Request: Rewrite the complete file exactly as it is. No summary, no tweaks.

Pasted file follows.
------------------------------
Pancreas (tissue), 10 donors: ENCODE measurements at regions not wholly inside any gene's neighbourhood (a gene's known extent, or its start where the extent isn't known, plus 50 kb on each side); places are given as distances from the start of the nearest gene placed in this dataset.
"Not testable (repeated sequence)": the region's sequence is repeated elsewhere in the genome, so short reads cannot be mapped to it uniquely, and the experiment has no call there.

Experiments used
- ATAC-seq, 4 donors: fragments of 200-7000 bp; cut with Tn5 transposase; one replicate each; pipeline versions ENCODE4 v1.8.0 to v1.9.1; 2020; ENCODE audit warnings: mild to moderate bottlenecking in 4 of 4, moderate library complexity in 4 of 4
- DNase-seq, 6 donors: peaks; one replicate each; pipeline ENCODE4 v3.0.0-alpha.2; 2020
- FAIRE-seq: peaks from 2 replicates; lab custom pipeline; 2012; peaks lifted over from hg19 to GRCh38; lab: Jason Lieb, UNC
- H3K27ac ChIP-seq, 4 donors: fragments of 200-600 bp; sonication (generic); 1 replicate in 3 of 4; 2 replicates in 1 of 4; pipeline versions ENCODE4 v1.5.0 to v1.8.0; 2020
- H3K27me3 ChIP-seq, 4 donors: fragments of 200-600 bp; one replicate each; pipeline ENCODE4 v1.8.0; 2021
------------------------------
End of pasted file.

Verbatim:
Pancreas (tissue), 10 donors: ENCODE measurements at regions not wholly inside any gene's neighbourhood (a gene's known extent, or its start where the extent isn't known, plus 50 kb on each side); places are given as distances from the start of the nearest gene placed in this dataset.
"Not testable (repeated sequence)": the region's sequence is repeated elsewhere in the genome, so short reads cannot be mapped to it uniquely, and the experiment has no call there.

Experiments used
- ATAC-seq, 4 donors: fragments of 200-7000 bp; cut with Tn5 transposase; one replicate each; pipeline versions ENCODE4 v1.8.0 to v1.9.1; 2020; ENCODE audit warnings: mild to moderate bottlenecking in 4 of 4, moderate library complexity in 4 of 4
- DNase-seq, 6 donors: peaks; one replicate each; pipeline ENCODE4 v3.0.0-alpha.2; 2020
- FAIRE-seq: peaks from 2 replicates; lab custom pipeline; 2012; peaks lifted over from hg19 to GRCh38; lab: Jason Lieb, UNC
- H3K27ac ChIP-seq, 4 donors: fragments of 200-600 bp; sonication (generic); 1 replicate in 3 of 4; 2 replicates in 1 of 4; pipeline versions ENCODE4 v1.5.0 to v1.8.0; 2020
- H3K27me3 ChIP-seq, 4 donors: fragments of 200-600 bp; one replicate each; pipeline ENCODE4 v1.8.0; 2021